Ukraine Energy Crisis Will Hit Soon and Hard
It's broke, late on payments, and the winter has arrived
This article originally appeared at Business New Europe
Ukraine still has to pay for more than 1bn cubic meters of natural gas that it needs in December, worth some $385m, outgoing energy minister Yury Prodan said on December 2, as a cold spell hit the country.
Power generators are introducing rolling outages to cut consumption because of fuel shortages.
Night time temperatures in the capital city Kyiv dropped to below -15C, with daytime temperatures at around -5C, forcing the crisis-hit country to draw extensively on its underground storage facilities.
Prodan said that Naftogaz could transfer the December funds by the coming weekend, although the deadline for advance payments is believed to be the first of the month. On December 1 Prodan spoke of Ukraine needing 1bn-1.5bn cu m, costing $385m- $577.5m. Russian energy minister Aleksandr Novak confirmed to Reuters that no payments had been received from Ukraine.
Ukraine's natural gas reserves in storage are already down 16%, by 2.63bn cu m, since the start of the heating season on October 20, according to the latest data from transport operator Ukrtransgaz, a Naftogaz subsidiary.
In order to get the cash to make payments, the government has put together a basket of emergency measures - latterly obliging the 150 largest gas consumers and all state companies to buy gas exclusively from Naftogaz, rather than independent traders and private domestic producers, and to make payments in advance. The list includes giant chemicals plants, which together are reported to consume nearly as much gas as the population of Ukraine.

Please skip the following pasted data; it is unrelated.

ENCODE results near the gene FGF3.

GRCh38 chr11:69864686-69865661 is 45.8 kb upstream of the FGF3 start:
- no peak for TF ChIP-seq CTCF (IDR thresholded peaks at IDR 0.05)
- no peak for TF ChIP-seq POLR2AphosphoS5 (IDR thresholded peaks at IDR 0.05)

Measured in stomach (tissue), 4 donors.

Naftogaz has often been described as a financial 'black hole' for the country, because it supplies gas to households and utilities at prices far below the price it purchases the gas from Russia, leading to an enormous deficit that is paid by direct government transfers.
Ukraine's international donors are demanding from its government as a condition for further funding that the gas price subsidies cease. In spring 2014 a reform government raised the price of gas supplied to the population and utilities in order to receive loans from the International Monetary Fund.
But the subsequent steep devaluation of the hryvnia has entirely nixed the effect of the price hike, prime minister Arseny Yatsenyuk told the government on November 26, since Ukraine pays hard currency for its gas imports.
Devaluation has now pushed Naftogaz's deficit to UAH103bn, or around $7bn, Yatsenyuk said.
"Measures on increasing the tariffs produced no results due to the plunge in the value of the hryvnia," he told ministers.
Yatsenyuk said that emergency measures had cut gas consumption by 20%.
Naftogaz is also under financial pressure because of a $1.8bn credit owed to Russian state-owned bank Gazprombank, for which Russia has said it may demand early repayment, due to alleged breach of the loan conditions.
The good news on the horizon for Naftogaz is that the current oil price collapse will bring lower gas prices in 2015, according to the oil-referenced pricing formula.
Cities across Ukraine, including the capital Kyiv, are currently suffering rolling power outages, as stocks of coal fall to critical levels, due to loss of suppliers in East Ukraine, and lack of hard currency funds. In addition, a malfunction at the Zaporizhia atomic power station caused one reactor to be taken from the grid.
According to reports on media portal Korrespondent, in part of the town of Chernigov near Kyiv power was out for three hours on December 2, in central Ukrainian Khelmnitsky for six hours, leaving homes in darkness, and street trams standing still.
In Kyiv, the power outages should effect only industrial users and other users not of critical importance, local power generator Kyivenerg said, with outages for 2 hours at a time.
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